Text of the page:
The Salmonella SPI-2 type three secretion switch

Lead Research Organisation: Imperial College London
Department Name: Dept of Medicine


Salmonella is a bacterial pathogen that causes many important diseases in man (including typhoid fever) and veterinary livestock. The bacteria replicate inside host cells, in a membrane-bound compartment called a vacuole. In order to replicate, bacteria must interfere with normal cellular processes. They accomplish this by assembling a needle-like structure on their cell surface, through which virulence proteins can be discharged across the vacuole membrane into the host cell. But before this happens, some other bacterial proteins pass through the needle and make a small hole or 'pore' in the vacuole membrane. During this time, virulence protein secretion is held in check by a specific 'safety catch', within the bacterial cell. We found recently that once the pore is assembled, the bacteria recognize the mild pH of the host cytoplasm and exploit it as a signal to trigger disassembly of the safety catch, which then allows virulence proteins to be delivered. This process is absolutely crucial for the bacteria, because if they cannot deliver these proteins they cannot replicate. Therefore the purpose of this proposal is to study, at a detailed molecular level, the way in which the safety catch responds to the pH signal. The approaches that we will take to tackle this question are well established in my laboratory, and the results may have potential applications in the design of vaccines against Salmonella and also for new antibiotics that interfere with the ability of the bacteria to respond to the pH signal.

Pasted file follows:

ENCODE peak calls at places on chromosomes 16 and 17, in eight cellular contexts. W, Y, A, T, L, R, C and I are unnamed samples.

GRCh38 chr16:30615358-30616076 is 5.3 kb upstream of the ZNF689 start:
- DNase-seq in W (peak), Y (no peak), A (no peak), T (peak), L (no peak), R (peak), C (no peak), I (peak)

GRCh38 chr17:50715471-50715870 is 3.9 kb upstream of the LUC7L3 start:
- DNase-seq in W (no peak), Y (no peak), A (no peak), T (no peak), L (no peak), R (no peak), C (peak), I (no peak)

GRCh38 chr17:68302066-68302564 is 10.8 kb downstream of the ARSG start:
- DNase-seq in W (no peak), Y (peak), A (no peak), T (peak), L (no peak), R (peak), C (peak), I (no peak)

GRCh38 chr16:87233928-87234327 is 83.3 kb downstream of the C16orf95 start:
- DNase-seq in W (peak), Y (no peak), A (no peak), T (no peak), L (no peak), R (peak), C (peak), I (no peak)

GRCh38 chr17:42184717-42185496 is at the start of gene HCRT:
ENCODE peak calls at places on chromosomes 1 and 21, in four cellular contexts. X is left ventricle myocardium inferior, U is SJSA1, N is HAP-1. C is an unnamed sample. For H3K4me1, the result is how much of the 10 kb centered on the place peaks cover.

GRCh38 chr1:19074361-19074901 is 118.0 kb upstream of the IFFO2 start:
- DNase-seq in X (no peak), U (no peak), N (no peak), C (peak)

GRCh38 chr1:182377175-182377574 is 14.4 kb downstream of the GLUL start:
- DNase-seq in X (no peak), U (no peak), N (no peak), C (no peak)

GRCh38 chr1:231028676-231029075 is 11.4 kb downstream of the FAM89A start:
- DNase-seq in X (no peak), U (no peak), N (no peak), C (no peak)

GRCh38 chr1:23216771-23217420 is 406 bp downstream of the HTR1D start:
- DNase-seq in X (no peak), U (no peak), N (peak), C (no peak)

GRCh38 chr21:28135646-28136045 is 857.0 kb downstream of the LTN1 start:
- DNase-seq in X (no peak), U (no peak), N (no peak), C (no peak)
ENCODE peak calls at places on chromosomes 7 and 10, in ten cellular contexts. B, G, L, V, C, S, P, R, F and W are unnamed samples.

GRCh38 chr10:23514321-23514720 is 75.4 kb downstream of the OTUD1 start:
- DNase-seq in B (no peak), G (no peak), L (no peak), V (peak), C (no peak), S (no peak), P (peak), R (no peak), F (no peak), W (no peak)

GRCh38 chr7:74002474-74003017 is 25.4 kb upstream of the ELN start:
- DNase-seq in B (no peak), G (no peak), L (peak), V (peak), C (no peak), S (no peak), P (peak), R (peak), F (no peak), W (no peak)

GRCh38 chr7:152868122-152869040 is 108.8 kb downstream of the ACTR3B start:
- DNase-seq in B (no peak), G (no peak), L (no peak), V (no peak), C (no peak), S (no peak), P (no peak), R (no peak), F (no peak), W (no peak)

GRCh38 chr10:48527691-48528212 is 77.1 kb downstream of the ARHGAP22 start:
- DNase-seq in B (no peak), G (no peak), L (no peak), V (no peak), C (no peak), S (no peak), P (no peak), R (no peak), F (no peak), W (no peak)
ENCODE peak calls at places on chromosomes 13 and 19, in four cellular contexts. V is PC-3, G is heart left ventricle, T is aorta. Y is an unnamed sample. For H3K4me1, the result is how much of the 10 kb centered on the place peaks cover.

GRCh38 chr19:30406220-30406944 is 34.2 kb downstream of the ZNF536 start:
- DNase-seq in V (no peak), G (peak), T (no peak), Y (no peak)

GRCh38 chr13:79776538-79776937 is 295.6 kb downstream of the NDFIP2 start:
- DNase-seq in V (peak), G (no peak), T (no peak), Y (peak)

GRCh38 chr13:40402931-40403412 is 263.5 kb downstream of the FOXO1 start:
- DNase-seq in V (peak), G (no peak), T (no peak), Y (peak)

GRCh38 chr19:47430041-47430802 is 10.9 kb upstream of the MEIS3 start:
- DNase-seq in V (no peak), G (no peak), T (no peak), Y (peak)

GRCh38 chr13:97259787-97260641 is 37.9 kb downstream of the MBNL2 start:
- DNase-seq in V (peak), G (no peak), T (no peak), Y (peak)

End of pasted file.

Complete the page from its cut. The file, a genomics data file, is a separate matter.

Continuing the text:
Technical Summary

The purpose of this proposal is to increase our understanding of the mechanism underlying secretion of translocon and effector proteins by the SPI-2 type III secretion system, and the switch from translocon to effector secretion, which is controlled by the SpiC/SsaM/SsaL regulatory complex. The major objectives are (1) to understand how translocon proteins are recognized for secretion by the complex, (2) to identify the pH sensor and (3) to understand how the signal is transduced to cause regulatory complex disassembly and effector secretion. We can induce the secretion switch artificially in bacteria exposed to media of different pH, and this system will be exploited using bacterial strains expressing mutant and epitope-tagged versions of relevant proteins, cellular fractionation, immune precipitation, conventional and structural biochemistry, microscopy, and genetic screens.